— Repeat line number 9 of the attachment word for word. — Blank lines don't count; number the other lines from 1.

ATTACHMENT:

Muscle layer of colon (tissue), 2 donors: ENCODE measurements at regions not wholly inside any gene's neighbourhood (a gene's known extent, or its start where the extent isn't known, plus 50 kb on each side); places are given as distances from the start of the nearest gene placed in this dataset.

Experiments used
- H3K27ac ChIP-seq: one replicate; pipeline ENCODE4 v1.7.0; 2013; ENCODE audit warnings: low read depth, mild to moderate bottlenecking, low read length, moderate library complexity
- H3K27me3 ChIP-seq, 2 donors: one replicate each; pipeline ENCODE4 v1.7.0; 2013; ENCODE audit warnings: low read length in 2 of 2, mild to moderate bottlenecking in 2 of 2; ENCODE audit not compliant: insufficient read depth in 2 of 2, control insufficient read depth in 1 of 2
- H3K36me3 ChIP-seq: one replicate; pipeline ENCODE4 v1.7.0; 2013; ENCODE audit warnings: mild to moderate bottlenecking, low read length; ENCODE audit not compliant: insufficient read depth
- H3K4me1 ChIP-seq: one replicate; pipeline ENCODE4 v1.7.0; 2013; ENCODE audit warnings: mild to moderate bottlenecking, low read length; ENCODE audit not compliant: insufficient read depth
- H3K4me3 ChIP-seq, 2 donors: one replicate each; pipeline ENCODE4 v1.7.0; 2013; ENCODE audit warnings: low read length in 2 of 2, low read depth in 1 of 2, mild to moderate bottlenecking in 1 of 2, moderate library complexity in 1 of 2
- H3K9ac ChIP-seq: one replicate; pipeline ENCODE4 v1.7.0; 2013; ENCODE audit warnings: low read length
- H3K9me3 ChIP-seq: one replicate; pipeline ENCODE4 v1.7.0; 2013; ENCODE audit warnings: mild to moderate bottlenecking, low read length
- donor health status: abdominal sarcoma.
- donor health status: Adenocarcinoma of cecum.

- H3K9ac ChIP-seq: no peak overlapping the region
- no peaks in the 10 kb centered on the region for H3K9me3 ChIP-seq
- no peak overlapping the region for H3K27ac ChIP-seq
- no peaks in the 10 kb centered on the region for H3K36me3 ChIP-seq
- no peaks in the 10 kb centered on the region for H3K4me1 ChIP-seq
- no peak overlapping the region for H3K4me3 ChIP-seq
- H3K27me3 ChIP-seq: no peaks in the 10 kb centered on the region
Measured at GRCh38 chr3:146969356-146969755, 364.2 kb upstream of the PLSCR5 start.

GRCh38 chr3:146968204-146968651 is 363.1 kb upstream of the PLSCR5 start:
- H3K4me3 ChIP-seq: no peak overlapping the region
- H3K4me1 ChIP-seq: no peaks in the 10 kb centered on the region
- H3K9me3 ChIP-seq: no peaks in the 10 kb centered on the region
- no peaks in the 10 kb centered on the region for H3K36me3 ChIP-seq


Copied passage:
- H3K9me3 ChIP-seq: one replicate; pipeline ENCODE4 v1.7.0; 2013; ENCODE audit warnings: mild to moderate bottlenecking, low read length